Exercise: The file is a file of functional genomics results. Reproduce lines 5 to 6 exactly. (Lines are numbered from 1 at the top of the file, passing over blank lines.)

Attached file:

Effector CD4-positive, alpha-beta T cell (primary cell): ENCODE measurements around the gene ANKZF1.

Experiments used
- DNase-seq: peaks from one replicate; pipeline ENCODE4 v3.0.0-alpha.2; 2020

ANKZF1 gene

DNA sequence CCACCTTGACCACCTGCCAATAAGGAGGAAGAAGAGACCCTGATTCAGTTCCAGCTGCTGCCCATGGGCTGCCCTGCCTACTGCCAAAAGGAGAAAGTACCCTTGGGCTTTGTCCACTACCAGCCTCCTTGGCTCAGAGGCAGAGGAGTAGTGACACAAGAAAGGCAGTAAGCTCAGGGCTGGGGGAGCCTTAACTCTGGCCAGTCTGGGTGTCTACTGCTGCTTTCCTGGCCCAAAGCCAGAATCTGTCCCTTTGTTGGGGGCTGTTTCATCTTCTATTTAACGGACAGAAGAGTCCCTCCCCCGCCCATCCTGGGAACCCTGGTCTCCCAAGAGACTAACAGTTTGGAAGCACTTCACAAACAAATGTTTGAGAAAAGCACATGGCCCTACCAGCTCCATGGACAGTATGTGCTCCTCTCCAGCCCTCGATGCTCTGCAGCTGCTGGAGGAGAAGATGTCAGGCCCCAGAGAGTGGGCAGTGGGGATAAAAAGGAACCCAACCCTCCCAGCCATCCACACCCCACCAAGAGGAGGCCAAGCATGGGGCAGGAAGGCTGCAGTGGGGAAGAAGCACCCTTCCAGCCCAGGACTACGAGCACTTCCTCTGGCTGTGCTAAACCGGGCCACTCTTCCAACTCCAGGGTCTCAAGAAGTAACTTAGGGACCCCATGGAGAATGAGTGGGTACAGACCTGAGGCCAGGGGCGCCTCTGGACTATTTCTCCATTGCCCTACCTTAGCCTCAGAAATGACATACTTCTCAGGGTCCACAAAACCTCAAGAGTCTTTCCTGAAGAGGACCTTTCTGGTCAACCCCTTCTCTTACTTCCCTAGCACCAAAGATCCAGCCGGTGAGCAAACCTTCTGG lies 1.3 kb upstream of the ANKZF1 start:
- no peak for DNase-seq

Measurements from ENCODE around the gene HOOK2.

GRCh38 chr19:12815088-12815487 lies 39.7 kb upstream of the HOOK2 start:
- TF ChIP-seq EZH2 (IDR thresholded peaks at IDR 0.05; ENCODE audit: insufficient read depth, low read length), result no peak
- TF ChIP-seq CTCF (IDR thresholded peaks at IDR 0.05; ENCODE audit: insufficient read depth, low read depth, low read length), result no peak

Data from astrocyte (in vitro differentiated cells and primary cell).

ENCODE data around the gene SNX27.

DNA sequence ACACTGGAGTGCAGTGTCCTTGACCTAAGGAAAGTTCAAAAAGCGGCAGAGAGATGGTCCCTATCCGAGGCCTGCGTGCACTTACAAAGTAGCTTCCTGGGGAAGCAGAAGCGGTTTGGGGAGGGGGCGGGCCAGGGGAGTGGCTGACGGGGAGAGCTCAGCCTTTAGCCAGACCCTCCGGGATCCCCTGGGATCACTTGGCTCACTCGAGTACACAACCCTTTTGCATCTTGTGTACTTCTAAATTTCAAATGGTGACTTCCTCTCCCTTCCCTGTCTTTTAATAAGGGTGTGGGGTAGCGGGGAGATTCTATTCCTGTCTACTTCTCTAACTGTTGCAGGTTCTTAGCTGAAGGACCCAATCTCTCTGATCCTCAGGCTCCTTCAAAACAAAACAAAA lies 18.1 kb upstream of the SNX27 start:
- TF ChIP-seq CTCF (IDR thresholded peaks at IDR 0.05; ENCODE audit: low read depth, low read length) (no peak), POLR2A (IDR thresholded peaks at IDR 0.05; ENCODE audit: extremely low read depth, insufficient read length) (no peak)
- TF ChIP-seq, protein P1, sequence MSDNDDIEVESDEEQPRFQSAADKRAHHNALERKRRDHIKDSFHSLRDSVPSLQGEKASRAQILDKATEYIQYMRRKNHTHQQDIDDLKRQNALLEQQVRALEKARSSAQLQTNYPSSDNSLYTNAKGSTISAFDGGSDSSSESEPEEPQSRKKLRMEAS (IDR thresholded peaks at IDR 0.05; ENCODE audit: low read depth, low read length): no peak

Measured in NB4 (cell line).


DNA sequence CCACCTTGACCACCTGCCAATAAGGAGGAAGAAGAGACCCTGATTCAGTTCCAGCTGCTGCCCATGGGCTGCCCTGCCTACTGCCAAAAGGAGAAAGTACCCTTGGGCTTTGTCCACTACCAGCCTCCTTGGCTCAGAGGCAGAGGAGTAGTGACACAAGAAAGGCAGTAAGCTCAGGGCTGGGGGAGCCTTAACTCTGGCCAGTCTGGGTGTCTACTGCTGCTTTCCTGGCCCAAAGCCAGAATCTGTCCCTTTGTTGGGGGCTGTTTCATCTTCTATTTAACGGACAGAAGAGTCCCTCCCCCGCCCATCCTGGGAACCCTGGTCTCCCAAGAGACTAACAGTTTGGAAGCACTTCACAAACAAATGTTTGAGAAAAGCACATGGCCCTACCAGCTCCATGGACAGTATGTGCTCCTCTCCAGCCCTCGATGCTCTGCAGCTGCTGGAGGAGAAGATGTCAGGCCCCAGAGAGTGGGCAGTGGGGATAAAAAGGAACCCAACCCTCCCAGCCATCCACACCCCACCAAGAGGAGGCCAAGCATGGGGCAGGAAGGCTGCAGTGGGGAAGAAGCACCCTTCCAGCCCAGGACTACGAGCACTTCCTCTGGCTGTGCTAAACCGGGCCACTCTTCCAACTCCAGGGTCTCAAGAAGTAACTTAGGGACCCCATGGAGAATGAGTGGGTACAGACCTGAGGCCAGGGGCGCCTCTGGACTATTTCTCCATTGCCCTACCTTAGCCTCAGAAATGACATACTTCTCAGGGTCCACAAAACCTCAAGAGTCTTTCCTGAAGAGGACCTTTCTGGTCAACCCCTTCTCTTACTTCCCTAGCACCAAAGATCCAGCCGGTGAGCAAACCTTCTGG lies 1.3 kb upstream of the ANKZF1 start:
- no peak for DNase-seq